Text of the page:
Ooplasm donation in humans: the need to investigate the transmission of mitochondrial DNA following cytoplasmic transfer

Research output: Contribution to journalLetterOther

46 Citations (Scopus)

Abstract

The use of cytoplasmic transfer as an assisted reproductive technique has generated much attention. This arises as donor mitochondria are introduced into the cytoplasm of the recipient oocyte. The consequences are the possible transmission of two mitochondrial (mt)DNA populations to the offspring. This pattern of inheritance is in contrast to the strictly maternal manner in which mtDNA is transmitted following natural fertilization and ICSI. This paper discusses the advantages of using such a technique to enhance embryonic development from poor quality oocytes with respect to the low copy number of mtDNA found in some oocytes following superovulation protocols. However, it also cautions against using such a technique before a clearer understanding of the patterns of inheritance and transmission of mtDNA has been established and suggests that animal models be utilised to do so.
Original languageEnglish
Pages (from-to)1954 - 1958
Number of pages5
JournalHuman Reproduction
Volume17
Issue number8
Publication statusPublished - 2002
Externally publishedYes

Cite this

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title = "Ooplasm donation in humans: the need to investigate the transmission of mitochondrial DNA following cytoplasmic transfer",
abstract = "The use of cytoplasmic transfer as an assisted reproductive technique has generated much attention. This arises as donor mitochondria are introduced into the cytoplasm of the recipient oocyte. The consequences are the possible transmission of two mitochondrial (mt)DNA populations to the offspring. This pattern of inheritance is in contrast to the strictly maternal manner in which mtDNA is transmitted following natural fertilization and ICSI. This paper discusses the advantages of using such a technique to enhance embryonic development from poor quality oocytes with respect to the low copy number of mtDNA found in some oocytes following superovulation protocols. However, it also cautions against using such a technique before a clearer understanding of the patterns of inheritance and transmission of mtDNA has been established and suggests that animal models be utilised to do so.",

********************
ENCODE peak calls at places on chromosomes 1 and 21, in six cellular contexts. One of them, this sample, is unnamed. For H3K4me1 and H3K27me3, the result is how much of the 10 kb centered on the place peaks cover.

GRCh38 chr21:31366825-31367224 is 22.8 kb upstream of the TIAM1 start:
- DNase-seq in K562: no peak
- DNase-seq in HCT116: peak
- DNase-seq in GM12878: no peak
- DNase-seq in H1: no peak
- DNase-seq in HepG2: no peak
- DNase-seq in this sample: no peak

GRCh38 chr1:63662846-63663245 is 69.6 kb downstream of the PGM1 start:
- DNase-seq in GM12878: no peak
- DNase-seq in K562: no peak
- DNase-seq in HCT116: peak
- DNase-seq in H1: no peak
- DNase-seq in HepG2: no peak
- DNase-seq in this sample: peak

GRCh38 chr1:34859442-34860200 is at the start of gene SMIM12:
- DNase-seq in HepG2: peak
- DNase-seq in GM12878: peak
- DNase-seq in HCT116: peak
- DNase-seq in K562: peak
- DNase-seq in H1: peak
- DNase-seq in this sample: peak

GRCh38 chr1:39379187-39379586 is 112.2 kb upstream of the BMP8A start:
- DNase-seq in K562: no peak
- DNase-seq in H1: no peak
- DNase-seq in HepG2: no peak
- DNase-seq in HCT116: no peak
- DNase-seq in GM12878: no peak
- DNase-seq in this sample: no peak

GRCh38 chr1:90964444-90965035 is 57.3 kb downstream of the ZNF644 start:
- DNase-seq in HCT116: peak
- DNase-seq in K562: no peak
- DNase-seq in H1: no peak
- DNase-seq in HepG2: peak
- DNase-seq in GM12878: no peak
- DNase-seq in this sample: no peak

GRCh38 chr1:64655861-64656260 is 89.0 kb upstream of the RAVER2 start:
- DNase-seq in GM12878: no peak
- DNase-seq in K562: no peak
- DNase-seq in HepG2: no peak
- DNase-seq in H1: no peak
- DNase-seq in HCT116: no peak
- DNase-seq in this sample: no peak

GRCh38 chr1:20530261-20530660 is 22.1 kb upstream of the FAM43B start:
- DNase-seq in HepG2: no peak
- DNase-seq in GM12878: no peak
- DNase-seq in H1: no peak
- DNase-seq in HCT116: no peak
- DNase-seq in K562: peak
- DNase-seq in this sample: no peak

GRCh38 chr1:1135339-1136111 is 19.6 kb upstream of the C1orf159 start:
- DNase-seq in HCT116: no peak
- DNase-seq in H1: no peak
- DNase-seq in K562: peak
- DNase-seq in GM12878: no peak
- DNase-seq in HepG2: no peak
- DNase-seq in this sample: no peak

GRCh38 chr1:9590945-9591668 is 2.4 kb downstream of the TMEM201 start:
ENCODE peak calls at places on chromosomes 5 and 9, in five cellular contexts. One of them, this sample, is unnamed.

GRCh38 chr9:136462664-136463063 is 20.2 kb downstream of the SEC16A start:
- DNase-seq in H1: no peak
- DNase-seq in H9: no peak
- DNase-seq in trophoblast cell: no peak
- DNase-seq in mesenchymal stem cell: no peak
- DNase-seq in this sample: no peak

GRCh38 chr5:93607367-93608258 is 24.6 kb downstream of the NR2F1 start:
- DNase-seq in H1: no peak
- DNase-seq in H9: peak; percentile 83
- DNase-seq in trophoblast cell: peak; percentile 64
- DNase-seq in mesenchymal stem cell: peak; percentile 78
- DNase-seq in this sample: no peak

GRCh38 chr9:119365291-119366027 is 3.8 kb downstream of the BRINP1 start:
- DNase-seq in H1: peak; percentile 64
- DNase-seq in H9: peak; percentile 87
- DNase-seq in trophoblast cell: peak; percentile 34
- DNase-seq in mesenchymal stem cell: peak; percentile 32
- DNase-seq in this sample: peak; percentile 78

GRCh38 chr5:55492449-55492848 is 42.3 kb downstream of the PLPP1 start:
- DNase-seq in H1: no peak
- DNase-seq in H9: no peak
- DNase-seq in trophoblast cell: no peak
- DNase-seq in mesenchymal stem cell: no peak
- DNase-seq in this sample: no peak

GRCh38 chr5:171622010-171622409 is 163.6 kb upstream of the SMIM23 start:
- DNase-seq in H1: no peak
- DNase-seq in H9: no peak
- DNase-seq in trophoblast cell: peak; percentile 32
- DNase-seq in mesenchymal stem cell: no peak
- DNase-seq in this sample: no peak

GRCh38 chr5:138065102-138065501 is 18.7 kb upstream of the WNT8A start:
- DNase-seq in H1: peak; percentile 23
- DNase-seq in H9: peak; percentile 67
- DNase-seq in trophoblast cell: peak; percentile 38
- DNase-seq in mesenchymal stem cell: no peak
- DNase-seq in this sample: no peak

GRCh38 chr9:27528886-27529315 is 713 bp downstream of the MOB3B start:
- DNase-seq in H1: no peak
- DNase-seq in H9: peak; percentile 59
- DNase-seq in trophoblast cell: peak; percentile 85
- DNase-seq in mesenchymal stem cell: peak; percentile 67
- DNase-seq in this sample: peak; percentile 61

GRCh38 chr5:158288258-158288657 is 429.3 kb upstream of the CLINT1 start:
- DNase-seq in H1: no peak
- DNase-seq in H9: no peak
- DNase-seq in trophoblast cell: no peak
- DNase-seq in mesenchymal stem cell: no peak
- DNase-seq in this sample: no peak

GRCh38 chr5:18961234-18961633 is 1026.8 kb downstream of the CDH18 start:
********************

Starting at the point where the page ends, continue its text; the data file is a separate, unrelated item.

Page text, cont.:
author = "{St John}, Justin",
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issn = "0268-1161",
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Ooplasm donation in humans: the need to investigate the transmission of mitochondrial DNA following cytoplasmic transfer. / St John, Justin.

In: Human Reproduction, Vol. 17, No. 8, 2002, p. 1954 - 1958.

Research output: Contribution to journalLetterOther

TY - JOUR

T1 - Ooplasm donation in humans: the need to investigate the transmission of mitochondrial DNA following cytoplasmic transfer

AU - St John, Justin

PY - 2002

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N2 - The use of cytoplasmic transfer as an assisted reproductive technique has generated much attention. This arises as donor mitochondria are introduced into the cytoplasm of the recipient oocyte. The consequences are the possible transmission of two mitochondrial (mt)DNA populations to the offspring. This pattern of inheritance is in contrast to the strictly maternal manner in which mtDNA is transmitted following natural fertilization and ICSI. This paper discusses the advantages of using such a technique to enhance embryonic development from poor quality oocytes with respect to the low copy number of mtDNA found in some oocytes following superovulation protocols. However, it also cautions against using such a technique before a clearer understanding of the patterns of inheritance and transmission of mtDNA has been established and suggests that animal models be utilised to do so.

AB - The use of cytoplasmic transfer as an assisted reproductive technique has generated much attention. This arises as donor mitochondria are introduced into the cytoplasm of the recipient oocyte. The consequences are the possible transmission of two mitochondrial (mt)DNA populations to the offspring. This pattern of inheritance is in contrast to the strictly maternal manner in which mtDNA is transmitted following natural fertilization and ICSI. This paper discusses the advantages of using such a technique to enhance embryonic development from poor quality oocytes with respect to the low copy number of mtDNA found in some oocytes following superovulation protocols. However, it also cautions against using such a technique before a clearer understanding of the patterns of inheritance and transmission of mtDNA has been established and suggests that animal models be utilised to do so.

UR - http://www.ncbi.nlm.nih.gov/entrez/query.fcgi?cmd=Retrieve&db=PubMed&dopt=Citation&list_uids=12151420

M3 - Letter

VL - 17

SP - 1954

EP - 1958

JO - Human Reproduction

JF - Human Reproduction

SN - 0268-1161

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ER -